Getting started with Hover
The Hover PCB detects multiple gestures and 5 touch positions. Hover communicates to your chosen microcontroller via I2C.
On the backside of the Hover PCB, there is female connector that can be used to connect to the your host microcontroller.
1 - HOST_V+: Connect to either 5V or 3.3V depending on your microcontroller. For example, if using the Arduino UNO, this pin should be tied to 5V since it is a 5V microcontroller. For Raspberry Pi, this pin should be tied to 3.3V instead.
2 - 3.3V: Connect to the 3.3V pin on your host microcontroller
3 - GND: Connect to ground pin.
4 - TS: Connect to any Digital pin on your microcontroller.
5 - RESET: Connect to any Digital pin on your microcontroller.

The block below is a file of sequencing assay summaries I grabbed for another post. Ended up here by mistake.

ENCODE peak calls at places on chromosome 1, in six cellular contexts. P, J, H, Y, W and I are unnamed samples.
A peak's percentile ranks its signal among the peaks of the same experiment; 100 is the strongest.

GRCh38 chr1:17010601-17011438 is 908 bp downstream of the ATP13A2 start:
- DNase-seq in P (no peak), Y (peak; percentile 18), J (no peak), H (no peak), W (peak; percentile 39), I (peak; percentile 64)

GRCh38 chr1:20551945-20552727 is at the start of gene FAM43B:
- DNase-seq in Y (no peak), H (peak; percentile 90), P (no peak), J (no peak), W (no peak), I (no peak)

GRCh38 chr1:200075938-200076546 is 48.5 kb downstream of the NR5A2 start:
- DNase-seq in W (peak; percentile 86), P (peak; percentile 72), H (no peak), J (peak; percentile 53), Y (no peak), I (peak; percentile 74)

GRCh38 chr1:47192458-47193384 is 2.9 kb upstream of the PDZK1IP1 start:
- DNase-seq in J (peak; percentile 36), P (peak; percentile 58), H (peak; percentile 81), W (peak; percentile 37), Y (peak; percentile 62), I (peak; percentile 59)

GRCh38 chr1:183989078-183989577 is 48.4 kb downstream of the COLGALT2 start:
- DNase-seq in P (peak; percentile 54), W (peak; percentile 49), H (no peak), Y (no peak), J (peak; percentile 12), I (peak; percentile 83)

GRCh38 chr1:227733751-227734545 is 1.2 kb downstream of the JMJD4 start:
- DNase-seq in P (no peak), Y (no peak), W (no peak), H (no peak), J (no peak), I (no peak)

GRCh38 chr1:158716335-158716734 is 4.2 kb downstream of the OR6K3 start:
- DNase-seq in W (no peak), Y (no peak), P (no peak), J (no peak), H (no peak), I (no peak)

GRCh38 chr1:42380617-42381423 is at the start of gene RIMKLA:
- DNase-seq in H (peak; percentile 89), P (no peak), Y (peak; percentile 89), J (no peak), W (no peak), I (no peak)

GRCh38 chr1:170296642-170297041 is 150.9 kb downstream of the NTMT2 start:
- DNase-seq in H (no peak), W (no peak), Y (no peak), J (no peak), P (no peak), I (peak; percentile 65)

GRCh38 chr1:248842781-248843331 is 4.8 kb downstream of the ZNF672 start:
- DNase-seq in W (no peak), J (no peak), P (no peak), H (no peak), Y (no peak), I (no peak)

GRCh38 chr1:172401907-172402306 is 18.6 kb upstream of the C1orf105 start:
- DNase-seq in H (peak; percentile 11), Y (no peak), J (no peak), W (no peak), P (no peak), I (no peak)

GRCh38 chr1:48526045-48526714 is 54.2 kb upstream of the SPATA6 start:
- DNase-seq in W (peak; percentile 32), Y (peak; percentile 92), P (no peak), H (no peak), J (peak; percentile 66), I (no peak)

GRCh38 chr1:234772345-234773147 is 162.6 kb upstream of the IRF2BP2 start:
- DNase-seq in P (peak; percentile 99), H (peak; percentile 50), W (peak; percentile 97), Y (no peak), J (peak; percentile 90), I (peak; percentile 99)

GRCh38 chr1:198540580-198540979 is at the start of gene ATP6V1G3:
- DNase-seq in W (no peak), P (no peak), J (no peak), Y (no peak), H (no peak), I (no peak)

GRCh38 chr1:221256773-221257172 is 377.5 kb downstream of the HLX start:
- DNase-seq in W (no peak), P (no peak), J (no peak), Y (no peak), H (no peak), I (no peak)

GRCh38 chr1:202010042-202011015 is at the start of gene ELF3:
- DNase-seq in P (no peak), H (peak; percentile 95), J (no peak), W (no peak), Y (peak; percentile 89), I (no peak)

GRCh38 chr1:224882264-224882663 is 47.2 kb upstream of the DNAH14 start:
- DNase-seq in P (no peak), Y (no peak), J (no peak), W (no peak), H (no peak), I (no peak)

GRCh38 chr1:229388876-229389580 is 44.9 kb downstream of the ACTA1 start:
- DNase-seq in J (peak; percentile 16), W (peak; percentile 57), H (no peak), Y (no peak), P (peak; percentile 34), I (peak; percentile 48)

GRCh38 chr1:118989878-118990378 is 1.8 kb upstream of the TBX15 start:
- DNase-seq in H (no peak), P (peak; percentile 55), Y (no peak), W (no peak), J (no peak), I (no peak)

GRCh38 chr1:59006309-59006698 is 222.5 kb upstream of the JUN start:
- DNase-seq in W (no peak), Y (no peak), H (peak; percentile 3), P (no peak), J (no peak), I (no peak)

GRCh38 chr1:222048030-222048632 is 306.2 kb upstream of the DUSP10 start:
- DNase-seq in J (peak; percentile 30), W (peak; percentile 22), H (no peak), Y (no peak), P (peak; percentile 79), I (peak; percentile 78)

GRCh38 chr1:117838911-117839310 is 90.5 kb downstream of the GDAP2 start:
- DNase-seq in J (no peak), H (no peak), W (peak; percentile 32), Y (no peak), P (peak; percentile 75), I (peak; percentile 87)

6 - LED: Optional - can be used to connect to an LED + resistor to indicate a successful tap or gesture.
7 - SCL: Connect to SCL pin on your microcontroller
8 - SDA: Connect to SDA pin on your microcontroller.
Hit the link on the right to grab the latest Hover library.
Anatomy of a Hover application
Before you hit Run, here are a few things to watch out for.
- Gestures, Taps and Position data can only be enabled individually. Make sure to pay attention to the comments section in the demo example.
- When Position data is enabled, the update rate is set to 150ms by default so that the serial monitor is not overloaded by data. This value can be changed according to your preferences.
Now hit Run and you should see output on the serial monitor.
Take it further
Hopefully at this point, your project is working as expecting. If you have any questions, reach us at email@example.com